Dr. Anthony Fauci, right, and U.S. President Donald Trump at a press conference at the White House

US President Donald Trump (left) and infectious-diseases expert Anthony Fauci at a press briefing on the coronavirus.Credit: Drew Angerer/Getty

The Matter of Facts: Skepticism, Persuasion, and Evidence in Science Gareth Leng and Rhodri Ivor Leng MIT Press (2020)

The pandemic is an existential moment for the use and abuse of knowledge. Witness Anthony Fauci, director of the US National Institute of Allergy and Infectious Diseases and the quintessence of scientific expertise, having to keep his cool in regular televised press briefings alongside US President Donald Trump, the personification of fact-free politics.

The coronavirus is forcing rapid changes in research prioritization, funding, evaluation, dissemination and communication. This unprecedented situation makes The Matter of Facts, penned pre-pandemic, timelier than ever. Written by father and son Gareth and Rhodri Leng, it is a fascinating interdisciplinary exploration of how scientists produce and use evidence. The COVID-19 crisis underscores their core message that science is a mostly productive cycle of rigorous scrutiny by experts, not a rational progression towards immutable facts. What is established one day is reconsidered the next — as anyone outside academia can now observe in real time. Science is powered by uncertainties, error margins, competition, disclaimers, collaboration and stress. In dark times, all of that can be weaponized.

Philosophy of bias

Gareth, an experimental physiologist, and Rhodri, a researcher in science, technology and innovation studies, bring together insights from a range of fields that analyse the workings of science. They explore from a philosophical perspective how scientists weigh forms of evidence. They use scientific studies to understand why researchers lack incentives to replicate findings. And they turn a scientometric lens on features of the literature such as public bias, selection bias and confirmation bias.

Drawing on — mostly male — theorists including Karl Popper, Thomas Kuhn and Bruno Latour, the Lengs show that, far from being engaged in a disinterested activity, scientists are in the business of persuasion. They write narratives to convince colleagues of their claims, or to overthrow conventional wisdom. Evidence becomes a rhetorical device: scientists might torture their data to say the right things, fail to mention evidence that contradicts their claims or add circuitous arguments that spin their evidence. Put more positively, evidence is credible only when embedded in a persuasive story. It does not speak for itself.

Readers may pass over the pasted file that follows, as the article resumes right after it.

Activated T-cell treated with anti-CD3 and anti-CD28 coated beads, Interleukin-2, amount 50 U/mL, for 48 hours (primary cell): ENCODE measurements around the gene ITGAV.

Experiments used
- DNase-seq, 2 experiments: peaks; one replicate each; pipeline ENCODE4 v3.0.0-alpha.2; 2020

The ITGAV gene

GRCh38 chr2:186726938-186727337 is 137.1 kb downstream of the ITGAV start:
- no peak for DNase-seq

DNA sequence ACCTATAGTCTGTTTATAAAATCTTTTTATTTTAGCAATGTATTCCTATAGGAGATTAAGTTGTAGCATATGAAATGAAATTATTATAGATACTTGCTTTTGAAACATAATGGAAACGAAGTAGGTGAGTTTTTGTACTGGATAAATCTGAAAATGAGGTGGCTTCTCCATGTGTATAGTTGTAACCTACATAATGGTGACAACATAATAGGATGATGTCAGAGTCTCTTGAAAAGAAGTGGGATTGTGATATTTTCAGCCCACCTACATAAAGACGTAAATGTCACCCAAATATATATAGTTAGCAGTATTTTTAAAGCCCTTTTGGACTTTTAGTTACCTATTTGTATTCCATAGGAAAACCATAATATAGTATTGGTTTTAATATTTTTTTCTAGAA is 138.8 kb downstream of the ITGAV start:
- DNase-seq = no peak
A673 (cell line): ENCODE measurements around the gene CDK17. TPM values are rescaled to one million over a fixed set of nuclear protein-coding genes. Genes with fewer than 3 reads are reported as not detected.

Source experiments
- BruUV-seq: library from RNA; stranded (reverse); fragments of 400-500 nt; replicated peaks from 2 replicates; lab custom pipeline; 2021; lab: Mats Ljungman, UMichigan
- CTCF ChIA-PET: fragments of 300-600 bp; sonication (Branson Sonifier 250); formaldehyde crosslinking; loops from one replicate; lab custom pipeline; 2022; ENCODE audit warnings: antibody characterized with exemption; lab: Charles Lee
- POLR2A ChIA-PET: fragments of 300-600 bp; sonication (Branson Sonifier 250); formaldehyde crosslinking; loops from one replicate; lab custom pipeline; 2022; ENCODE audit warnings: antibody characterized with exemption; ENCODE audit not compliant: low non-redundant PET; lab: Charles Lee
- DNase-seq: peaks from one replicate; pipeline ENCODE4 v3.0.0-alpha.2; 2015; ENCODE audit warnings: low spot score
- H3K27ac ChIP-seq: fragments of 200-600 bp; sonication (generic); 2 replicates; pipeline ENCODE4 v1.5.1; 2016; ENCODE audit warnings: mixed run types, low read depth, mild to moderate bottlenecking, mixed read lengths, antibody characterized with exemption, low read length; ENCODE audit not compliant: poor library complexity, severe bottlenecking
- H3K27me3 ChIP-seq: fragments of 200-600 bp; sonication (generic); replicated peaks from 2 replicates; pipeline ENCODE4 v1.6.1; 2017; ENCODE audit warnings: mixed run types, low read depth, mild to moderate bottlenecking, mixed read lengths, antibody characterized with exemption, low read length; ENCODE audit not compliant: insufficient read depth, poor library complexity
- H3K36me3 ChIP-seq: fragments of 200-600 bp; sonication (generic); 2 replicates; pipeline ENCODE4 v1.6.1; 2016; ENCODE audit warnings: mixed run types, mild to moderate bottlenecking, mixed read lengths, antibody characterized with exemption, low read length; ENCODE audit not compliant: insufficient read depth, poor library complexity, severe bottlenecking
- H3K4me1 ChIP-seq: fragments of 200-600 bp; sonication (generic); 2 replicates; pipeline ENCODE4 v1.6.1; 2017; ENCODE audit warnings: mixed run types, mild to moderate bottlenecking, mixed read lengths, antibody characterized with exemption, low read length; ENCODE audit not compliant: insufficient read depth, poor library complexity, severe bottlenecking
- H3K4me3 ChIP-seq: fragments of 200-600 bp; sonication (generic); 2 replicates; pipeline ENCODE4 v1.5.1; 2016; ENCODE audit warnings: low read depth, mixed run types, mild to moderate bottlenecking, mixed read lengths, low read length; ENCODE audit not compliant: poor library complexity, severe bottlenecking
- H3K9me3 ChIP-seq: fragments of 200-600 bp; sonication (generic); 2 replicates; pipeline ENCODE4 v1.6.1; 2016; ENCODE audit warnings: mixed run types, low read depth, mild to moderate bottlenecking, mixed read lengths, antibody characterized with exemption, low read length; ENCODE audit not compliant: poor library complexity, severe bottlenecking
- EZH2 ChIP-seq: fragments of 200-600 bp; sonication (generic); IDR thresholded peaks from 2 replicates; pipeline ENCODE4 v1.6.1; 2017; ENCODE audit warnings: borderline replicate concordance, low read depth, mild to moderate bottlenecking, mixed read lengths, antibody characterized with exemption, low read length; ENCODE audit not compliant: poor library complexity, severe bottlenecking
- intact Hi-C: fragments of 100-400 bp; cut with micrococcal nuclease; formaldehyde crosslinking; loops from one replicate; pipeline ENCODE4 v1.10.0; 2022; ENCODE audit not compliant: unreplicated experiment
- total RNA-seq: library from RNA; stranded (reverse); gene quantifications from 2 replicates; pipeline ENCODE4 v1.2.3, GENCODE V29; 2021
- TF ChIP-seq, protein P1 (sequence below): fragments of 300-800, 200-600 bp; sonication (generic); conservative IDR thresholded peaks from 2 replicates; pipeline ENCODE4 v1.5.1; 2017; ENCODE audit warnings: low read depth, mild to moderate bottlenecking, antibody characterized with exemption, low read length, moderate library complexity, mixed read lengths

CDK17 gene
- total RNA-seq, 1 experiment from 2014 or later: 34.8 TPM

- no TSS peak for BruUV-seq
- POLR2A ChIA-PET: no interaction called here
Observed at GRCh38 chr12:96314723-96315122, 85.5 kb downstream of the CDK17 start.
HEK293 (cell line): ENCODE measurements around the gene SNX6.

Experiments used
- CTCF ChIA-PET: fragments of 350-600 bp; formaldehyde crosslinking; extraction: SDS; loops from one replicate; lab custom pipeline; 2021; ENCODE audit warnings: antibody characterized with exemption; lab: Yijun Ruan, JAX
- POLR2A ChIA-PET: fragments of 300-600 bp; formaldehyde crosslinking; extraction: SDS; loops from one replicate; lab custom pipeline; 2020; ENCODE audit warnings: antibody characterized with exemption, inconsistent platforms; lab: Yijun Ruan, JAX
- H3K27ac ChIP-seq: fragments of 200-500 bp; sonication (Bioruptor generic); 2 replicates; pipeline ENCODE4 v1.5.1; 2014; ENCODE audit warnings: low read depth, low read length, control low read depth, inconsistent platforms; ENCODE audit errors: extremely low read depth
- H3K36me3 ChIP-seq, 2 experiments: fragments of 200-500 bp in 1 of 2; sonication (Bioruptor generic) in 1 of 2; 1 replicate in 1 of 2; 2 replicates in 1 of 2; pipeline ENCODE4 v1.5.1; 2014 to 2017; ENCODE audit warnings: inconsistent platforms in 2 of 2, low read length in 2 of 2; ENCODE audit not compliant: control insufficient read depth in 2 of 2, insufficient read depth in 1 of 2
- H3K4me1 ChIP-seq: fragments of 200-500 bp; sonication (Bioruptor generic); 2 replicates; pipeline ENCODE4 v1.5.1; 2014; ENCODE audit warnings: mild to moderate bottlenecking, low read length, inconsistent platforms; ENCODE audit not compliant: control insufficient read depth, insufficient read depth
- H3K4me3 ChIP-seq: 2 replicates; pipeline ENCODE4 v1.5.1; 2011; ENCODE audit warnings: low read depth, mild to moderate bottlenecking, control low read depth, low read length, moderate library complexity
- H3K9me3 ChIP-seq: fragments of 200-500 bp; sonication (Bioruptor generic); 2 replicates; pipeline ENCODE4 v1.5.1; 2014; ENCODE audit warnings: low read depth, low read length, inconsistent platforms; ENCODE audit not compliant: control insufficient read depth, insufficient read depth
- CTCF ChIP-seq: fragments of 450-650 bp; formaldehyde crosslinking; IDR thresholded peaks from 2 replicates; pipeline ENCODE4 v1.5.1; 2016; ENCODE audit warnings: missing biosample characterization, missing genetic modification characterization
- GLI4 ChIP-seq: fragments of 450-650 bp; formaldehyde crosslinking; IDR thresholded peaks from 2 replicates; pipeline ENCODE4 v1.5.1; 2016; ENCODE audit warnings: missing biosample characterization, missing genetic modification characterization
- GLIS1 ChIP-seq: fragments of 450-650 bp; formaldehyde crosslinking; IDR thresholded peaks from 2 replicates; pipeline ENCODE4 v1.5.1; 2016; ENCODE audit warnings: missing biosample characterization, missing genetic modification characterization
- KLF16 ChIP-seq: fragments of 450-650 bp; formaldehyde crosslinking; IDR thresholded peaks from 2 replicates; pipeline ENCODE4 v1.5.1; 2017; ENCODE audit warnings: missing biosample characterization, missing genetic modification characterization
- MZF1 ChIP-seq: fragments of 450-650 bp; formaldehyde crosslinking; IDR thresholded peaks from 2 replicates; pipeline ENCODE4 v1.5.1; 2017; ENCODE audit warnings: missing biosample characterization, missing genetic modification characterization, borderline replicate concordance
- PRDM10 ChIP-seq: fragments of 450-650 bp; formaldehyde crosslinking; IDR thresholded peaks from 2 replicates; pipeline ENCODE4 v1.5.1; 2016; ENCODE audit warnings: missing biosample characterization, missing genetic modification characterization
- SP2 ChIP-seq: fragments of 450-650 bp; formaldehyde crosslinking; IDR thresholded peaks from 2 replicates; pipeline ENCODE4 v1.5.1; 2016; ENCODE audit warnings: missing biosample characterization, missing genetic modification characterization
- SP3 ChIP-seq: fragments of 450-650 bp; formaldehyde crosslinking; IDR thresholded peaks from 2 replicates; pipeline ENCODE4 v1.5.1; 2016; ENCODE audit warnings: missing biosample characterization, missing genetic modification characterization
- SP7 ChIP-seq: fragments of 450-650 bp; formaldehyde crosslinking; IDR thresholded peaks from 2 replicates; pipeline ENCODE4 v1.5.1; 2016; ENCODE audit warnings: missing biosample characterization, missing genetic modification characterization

The authors dive into one of Gareth Leng’s research interests — the hormone oxytocin — to lay bare the mechanisms of discovery. In a delightful historical chapter, they show how oxytocin’s perceived role shifted from chemical promoting quick birth to ‘love hormone’ of maternal care, to ‘cuddle hormone’ of partner bonding, to ‘trust hormone’ influencing social behaviour. The substance first described by Henry Dale in 1906 bears little resemblance to our current understanding; all its roles are entwined with conventions and interpretation.

Disruptive culture

Another section starts as a fairly composed description of the emergence of scientific journals. It quickly turns into a passionate reproach to the commercialization of publishing and its disruptive effect on science. Corrupt journals and oligarchic publishers appear as villains, and disparaging scientists as their victims. The impact factor, once an innocent tool for librarians, is now a distorting measure that can make or break careers. On the basis of purely anecdotal material, the authors deconstruct how the culture of journal publishing is affecting science on the ground.

They describe a well-researched phenomenon that I have elsewhere called “thinking with indicators”. This is what happens when scientists design and adjust their research to ensure a good score, or pick research questions to improve their chances of getting tenure. It is problematic when other criteria of quality — originality, long-term progress, broader relevance — become ‘unthinkable’. The Lengs correctly implicate the publishing industry. But publishers are part of a complex web that also includes funders, institutions, evaluation systems and broader political and social structures. This systems perspective is sometimes lacking in The Matter of Facts.

That aside, the book spotlights major flaws in science, including various forms of bias, lack of transparency and rigour, excessive competition, commercialization and vanity publishing. These pre-date COVID-19. The crisis has exacerbated some; others have evaporated as scientists rush to solve life-or-death problems.

This moment calls for a global collective vision of the structure of science. It is unclear who will articulate such a vision. The Lengs help us to understand why: the value ascribed to discovery is determined by a cocktail of reason, rhetoric, conviction and power. Evidence has little purchase when denial is what wins votes. Perhaps field hospitals in parks, prisoners digging mass graves and the collapse of global supply chains will change the calculus?